Naperville eyeing priorities based on expected budget surplus

  • Heading into budget planning season with an anticipated surplus, Naperville's city council members are already weighing priorities for what to do with that money.

    Heading into budget planning season with an anticipated surplus, Naperville's city council members are already weighing priorities for what to do with that money. Kevin Schmit | Staff Photographer

 
 
Updated 9/24/2021 3:38 PM

With budget workshops a month away, Naperville officials are already discussing spending priorities based on a projected surplus of several million dollars for 2021.

During this week's monthly budget report to the city council, Naperville Finance Director Rachel Mayer said year-end revenues are expected to exceed expenditures by $4 million to $5 million. The surplus grows to about $10 million with the influx of $6 million in federal stimulus funding for the second half of the year.

 

While budgeted revenues of $81 million for 2021 are trending closer toward $91 million, Mayer said an increase in expenditures the rest of this year will narrow the margin closer to the $4 to $5 million surplus amount.

Budget workshops for 2022 are scheduled for October and November, with budget approval slated for December.

Council members are hoping to address various goals and projects with the extra money. Part of the plan could include passing along money to residents dealing with higher costs due to inflation and other factors, possibly through a property tax rebate.

"I think we need to be conscious of that and respectful of that, and look at ways in which we can help those taxpayers that are going to be feeling the weight of just what we are," Councilwoman Patty Gustin said. "I know in the past we have done some type of rebate. Maybe there's some other reduction opportunities out there."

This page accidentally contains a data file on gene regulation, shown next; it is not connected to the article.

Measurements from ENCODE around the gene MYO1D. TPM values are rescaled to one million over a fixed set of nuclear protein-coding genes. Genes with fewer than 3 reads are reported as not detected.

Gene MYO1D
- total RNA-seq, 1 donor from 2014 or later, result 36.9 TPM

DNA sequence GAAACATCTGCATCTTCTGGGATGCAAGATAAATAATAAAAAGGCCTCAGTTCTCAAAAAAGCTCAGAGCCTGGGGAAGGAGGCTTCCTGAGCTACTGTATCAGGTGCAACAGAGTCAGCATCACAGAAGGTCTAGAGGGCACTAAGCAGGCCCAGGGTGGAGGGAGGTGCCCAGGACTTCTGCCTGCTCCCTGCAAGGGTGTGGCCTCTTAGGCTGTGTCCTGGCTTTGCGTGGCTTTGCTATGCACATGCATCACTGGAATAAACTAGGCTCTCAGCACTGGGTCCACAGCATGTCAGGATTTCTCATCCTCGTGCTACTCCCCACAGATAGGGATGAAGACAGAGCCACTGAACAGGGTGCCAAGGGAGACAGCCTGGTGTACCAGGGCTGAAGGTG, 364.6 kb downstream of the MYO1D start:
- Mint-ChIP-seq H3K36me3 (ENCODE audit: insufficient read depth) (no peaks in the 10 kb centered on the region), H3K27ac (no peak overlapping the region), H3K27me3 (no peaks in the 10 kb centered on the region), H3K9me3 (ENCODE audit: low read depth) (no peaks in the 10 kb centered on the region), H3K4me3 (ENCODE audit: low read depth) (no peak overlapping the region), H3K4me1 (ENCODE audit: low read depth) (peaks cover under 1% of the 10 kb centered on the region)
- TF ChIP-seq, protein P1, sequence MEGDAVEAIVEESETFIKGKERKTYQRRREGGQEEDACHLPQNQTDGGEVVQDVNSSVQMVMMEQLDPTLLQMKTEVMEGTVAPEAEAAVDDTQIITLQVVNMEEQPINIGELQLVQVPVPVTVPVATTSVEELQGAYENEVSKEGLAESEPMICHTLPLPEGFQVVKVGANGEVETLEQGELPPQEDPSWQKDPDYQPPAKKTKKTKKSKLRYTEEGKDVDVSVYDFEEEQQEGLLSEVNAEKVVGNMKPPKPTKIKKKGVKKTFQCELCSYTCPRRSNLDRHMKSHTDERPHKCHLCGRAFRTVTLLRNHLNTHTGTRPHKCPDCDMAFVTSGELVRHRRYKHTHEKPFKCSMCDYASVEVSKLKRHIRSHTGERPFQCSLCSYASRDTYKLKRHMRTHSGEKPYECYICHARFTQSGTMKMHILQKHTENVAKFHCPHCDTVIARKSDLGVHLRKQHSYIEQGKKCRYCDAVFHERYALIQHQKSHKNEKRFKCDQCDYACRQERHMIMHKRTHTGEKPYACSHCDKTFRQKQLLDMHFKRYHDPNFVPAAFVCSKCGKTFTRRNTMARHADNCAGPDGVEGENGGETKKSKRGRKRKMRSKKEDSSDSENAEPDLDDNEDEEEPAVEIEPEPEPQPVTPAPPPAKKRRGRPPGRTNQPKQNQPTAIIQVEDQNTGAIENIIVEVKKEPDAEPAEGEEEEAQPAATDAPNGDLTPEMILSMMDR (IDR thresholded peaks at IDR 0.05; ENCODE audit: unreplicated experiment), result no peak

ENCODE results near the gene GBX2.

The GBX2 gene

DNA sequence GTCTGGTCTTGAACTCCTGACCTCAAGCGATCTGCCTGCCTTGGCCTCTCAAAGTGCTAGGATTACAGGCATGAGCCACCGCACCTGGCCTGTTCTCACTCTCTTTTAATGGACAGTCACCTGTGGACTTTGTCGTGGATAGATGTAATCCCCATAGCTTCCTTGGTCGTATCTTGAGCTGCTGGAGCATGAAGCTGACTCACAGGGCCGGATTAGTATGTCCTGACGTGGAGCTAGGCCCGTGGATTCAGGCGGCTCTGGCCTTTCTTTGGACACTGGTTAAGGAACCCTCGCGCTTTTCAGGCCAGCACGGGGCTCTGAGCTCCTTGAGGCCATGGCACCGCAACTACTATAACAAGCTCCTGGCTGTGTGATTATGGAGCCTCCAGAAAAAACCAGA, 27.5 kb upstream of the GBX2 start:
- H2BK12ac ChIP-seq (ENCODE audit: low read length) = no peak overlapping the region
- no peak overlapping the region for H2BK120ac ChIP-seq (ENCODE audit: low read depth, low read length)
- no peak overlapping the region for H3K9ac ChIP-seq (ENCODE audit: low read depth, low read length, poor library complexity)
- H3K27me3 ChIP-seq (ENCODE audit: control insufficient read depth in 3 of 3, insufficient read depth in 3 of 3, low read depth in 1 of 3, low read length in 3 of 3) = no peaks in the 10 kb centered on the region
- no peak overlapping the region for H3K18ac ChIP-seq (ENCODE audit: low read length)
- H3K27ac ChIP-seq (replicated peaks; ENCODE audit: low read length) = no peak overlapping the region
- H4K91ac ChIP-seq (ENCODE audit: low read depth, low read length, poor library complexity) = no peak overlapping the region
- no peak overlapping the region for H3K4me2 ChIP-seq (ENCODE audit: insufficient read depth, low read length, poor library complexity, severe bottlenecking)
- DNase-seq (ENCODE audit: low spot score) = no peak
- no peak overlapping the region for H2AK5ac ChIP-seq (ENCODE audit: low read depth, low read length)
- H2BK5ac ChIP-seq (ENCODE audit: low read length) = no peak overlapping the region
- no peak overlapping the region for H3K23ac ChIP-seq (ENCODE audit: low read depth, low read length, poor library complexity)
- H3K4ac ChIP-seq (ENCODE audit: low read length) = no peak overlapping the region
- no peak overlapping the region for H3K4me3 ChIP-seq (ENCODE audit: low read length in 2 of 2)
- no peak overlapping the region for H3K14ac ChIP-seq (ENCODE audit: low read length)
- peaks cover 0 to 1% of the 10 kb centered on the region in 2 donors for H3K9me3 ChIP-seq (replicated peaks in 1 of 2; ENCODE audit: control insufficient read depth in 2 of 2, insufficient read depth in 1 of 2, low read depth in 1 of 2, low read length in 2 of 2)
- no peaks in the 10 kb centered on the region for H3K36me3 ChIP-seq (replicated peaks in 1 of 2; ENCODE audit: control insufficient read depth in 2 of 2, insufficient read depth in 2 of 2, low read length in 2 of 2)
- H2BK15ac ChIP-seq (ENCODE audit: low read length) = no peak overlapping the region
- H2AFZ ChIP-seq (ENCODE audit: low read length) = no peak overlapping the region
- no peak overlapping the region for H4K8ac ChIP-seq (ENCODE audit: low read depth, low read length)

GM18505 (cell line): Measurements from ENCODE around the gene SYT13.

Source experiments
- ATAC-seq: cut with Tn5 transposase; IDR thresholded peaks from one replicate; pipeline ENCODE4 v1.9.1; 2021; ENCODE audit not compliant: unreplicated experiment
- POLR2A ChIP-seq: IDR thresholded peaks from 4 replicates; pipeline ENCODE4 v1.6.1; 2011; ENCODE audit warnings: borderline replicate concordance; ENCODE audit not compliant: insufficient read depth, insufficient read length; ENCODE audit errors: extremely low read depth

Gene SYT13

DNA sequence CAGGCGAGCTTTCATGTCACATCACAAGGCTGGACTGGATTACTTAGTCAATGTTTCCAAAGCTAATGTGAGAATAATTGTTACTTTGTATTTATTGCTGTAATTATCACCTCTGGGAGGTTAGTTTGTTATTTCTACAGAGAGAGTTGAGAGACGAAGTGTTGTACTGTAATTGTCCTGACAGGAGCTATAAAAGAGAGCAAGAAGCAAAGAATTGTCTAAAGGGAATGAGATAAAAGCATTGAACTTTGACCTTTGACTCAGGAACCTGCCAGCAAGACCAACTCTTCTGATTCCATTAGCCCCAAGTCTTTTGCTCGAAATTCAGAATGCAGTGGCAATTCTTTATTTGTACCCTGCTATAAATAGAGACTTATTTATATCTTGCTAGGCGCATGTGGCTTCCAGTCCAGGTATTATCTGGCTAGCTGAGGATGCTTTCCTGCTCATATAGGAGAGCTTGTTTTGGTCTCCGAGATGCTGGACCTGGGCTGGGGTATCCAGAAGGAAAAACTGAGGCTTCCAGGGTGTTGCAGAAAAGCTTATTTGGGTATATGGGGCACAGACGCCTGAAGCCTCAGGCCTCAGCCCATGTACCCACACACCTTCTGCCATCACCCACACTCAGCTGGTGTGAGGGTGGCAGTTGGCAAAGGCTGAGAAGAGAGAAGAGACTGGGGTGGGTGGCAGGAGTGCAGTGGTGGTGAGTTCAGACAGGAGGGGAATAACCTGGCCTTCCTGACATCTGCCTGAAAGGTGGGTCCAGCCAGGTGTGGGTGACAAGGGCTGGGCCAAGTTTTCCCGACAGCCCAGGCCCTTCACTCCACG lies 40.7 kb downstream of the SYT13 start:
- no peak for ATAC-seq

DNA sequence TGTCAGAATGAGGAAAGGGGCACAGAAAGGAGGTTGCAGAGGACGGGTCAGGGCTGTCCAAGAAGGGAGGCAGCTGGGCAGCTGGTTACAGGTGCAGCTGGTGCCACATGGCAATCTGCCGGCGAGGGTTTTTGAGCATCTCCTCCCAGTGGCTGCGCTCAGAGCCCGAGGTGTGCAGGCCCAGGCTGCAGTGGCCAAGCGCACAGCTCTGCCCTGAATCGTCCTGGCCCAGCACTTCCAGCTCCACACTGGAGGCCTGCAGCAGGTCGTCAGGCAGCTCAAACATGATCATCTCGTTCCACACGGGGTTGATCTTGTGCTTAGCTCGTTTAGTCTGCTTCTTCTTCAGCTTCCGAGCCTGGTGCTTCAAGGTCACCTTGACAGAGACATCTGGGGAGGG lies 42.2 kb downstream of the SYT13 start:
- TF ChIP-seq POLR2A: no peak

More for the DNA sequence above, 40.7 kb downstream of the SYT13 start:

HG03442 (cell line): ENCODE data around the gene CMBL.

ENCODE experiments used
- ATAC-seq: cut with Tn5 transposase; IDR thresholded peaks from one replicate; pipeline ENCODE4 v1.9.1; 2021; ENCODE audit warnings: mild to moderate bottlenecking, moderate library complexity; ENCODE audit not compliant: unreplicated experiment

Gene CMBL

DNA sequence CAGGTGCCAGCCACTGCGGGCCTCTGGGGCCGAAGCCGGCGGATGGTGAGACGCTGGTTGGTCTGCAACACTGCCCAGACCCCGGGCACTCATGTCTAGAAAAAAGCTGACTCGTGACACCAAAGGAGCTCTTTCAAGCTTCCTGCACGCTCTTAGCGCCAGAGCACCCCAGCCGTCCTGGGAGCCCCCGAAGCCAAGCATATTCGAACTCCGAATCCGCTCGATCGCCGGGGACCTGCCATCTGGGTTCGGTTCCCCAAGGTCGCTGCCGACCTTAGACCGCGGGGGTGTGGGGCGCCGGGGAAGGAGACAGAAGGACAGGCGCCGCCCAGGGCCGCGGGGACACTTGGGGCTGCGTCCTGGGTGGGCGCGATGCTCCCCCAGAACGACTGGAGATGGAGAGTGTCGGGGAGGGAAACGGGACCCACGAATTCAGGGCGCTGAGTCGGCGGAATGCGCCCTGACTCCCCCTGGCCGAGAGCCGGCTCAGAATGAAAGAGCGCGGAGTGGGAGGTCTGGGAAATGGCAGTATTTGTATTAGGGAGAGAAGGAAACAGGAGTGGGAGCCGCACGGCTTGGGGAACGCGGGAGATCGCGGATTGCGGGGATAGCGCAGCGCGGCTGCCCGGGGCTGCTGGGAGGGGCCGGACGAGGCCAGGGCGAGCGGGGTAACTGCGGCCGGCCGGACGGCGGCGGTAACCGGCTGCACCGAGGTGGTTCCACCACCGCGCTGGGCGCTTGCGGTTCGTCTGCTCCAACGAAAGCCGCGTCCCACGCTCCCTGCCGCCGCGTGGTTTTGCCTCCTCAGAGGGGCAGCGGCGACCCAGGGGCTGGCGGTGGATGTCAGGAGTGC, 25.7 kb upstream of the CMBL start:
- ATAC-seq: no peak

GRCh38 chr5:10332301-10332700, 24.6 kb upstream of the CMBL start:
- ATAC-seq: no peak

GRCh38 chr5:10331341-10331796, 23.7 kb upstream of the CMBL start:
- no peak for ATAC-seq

Councilman Paul Hinterlong suggested it might be time to address infrastructure needs, while Mayor Steve Chirico said the city should be cognizant of upcoming radio and body camera expenses looming in the police department. Because of future financial uncertainties, though, Chirico said he preferred a rebate to residents as opposed to a permanent reduction in charges.

Councilman Paul Leong agreed with Chirico in terms of rebates, saying committing to long-term reductions without long-term financial resources is risky.

"If the best we can do is rebates, I'm all for them," Leong said.

0 Comments
                                                                                                                                                                                                                       
 
Article Comments
Guidelines: Keep it civil and on topic; no profanity, vulgarity, slurs or personal attacks. People who harass others or joke about tragedies will be blocked. If a comment violates these standards or our terms of service, click the X in the upper right corner of the comment box. To find our more, read our FAQ.